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First delivered as a plenary lecture at the ictam viii congress in September 2013 in South Korea, this paper discusses two interdisciplinary and collaborative workshops focusing on Tibetan medicine (also known as Sowa Rigpa) in contemporary contexts. The first event, which took place in December 2011, brought together nearly 40 practitioners of Sowa Rigpa from the greater Himalaya and Tibetan regions of the People’s Republic of China (prc), along with four anthropologists, for intensive, interactive discussions on pharmacology by making medicines together. The second event, which took place in October 2012 in Xining, Qinghai Province, prc, involved practitioners, educators, and researchers from the Arura Group, one of the leading Tibetan medicine institutions in the prc, with researchers from the United States, Europe, and tar (Tibet Autonomous Region) for in-depth discussions about integrative clinical research and the place of the humanities and social sciences in the study of traditional medicines. Both events were supported, directly or indirectly, by the International Association for the Study of Traditional Asian Medicine (iastam), and abided in spirit with the mission of this organisation, namely, to bring scholars and practitioners of Asian medicine together for mutual exchange. While the Kathmandu event emphasised hands-on learning and the co-production of both knowledge and things, the Xining workshop provided Tibetan medical colleagues in the prc with the opportunity to engage with broad discussions, at once methodological and epistemological, about the meaning, purpose, and aims of research on traditional medicines today.

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In: Asian Medicine

Abstract

This article takes as its starting point the outbreak of the SARS epidemic in 2002–2003 in the People's Republic of China (PRC) to ask pertinent questions about the politics of identity in the Tibet Autonomous Region (TAR), and to connect these issues to the circulation of, as well as the social and economic value placed on, Tibetan medicines within China and abroad. We aim to connect the global pharmaceutical industry—including the ways it shapes science, disseminates knowledge, increases market demand, and influences clinical and social practice—to the production of Tibetan identities. We discuss dramatic increases in the production and sale of Tibetan medicinal products, specifically protective amulets, 'precious pills', and incense, during a particularly traumatic and widely publicised public health crisis in the PRC. These products clearly demand that we rethink the category 'medicine'. The popularity of these products during the SARS epidemic also points to the complicated positions of Tibetans and Tibetan cultural forms within contemporary China. What was it about these products that gave rise to the perception among Chinese and Tibetans alike they could 'save' or 'protect' people from contracting SARS. In more general terms, we ask if this exponential growth of the Tibetan medical industry in China—heightened during the SARS epidemic, but continuing apace since then—is allowing for cultural expression that highlights Tibetan uniqueness difference within otherwise contested social and political arenas. Or, is the global pharmaceutical industry in China in the process of encompassing and reformulating Tibetan medicine? Finally, we explore connections and distinctions between the rise in highly marketed Tibetan medicinals in China and their availability and appeal in the West.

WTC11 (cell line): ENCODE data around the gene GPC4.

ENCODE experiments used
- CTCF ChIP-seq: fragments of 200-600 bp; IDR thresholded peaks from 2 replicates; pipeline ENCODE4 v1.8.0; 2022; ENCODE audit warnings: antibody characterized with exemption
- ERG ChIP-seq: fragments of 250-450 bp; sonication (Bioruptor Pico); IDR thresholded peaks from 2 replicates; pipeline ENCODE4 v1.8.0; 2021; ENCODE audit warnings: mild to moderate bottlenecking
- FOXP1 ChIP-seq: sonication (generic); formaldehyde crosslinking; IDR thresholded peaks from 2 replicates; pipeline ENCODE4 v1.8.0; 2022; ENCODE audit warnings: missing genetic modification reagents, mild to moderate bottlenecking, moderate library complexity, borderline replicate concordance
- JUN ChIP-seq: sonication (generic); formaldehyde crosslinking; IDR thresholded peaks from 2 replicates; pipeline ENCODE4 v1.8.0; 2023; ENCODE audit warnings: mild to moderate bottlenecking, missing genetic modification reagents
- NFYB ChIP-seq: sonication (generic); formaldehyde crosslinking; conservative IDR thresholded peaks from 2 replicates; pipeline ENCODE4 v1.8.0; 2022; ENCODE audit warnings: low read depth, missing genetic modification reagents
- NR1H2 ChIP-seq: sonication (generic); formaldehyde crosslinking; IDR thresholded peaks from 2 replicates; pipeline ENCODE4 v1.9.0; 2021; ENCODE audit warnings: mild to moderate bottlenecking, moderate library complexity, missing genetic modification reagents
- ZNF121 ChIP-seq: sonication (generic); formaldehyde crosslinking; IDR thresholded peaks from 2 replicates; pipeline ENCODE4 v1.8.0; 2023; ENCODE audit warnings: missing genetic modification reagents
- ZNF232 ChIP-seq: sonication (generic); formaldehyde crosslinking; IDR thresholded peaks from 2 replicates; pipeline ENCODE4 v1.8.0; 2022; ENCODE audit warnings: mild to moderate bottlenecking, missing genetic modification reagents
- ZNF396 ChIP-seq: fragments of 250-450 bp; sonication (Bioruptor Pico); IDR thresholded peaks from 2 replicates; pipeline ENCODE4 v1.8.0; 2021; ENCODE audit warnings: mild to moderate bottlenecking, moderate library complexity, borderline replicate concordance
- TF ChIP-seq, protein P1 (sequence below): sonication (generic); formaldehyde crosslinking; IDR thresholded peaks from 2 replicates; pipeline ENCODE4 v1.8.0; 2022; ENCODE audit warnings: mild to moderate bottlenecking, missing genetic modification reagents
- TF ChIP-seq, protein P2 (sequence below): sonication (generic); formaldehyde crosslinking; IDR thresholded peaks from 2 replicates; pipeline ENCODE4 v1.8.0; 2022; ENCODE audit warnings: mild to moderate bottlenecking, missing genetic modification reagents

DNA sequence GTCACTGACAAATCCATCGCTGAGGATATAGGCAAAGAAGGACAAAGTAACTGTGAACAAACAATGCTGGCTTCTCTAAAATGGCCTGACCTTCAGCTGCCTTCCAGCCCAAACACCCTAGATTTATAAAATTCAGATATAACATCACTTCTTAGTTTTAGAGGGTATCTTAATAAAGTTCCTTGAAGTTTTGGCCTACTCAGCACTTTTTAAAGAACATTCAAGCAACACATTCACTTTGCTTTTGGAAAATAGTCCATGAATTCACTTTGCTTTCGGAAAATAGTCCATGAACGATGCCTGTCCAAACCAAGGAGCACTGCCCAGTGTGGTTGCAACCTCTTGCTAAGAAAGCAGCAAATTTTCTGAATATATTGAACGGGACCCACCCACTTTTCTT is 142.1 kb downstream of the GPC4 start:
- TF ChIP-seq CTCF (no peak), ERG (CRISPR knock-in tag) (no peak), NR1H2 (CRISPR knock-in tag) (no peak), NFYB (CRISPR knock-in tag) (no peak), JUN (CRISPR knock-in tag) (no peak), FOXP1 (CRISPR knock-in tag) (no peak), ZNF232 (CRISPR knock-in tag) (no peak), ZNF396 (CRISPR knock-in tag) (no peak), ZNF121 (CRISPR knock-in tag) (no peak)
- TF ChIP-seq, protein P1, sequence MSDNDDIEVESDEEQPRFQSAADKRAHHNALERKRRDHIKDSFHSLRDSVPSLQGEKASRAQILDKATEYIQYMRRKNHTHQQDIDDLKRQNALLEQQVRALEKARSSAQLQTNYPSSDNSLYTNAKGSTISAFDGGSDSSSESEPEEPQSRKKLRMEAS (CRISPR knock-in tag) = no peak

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In: Asian Medicine
Brill's Tibetan Studies Library has established itself as one of the foremost academic book series in the fast-growing field of Tibetan Studies. Featuring both monographs and rigorously edited collected volumes, it covers all aspects of Tibetan culture well into modernity, doing justice to the full spectrum of humanities disciplines.
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Abstract

This article analyzes the audio diaries of a Tibetan physician, originally from Amdo (Qinghai Province, China), now living in New York City. Dr. Kunchog Tseten describes his experiences during the first wave of the COVID-19 pandemic, in spring and summer 2020, when Queens, New York—the location where he lives and works—was the “epicenter of the epicenter” of the novel coronavirus outbreak in the United States. The collaborative research project of which this diary is a part combines innovative methodological approaches to qualitative, ethnographic study during this era of social distancing with an attunement to the relationship between language, culture, and health care. Dr. Kunchog’s diary and our analysis of its contents illustrate the ways that Tibetan medicine and Tibetan cultural practices, including those emergent from Buddhism, have helped members of the Himalayan and Tibetan communities in New York City navigate this unprecedented moment with care and compassion.

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In: Asian Medicine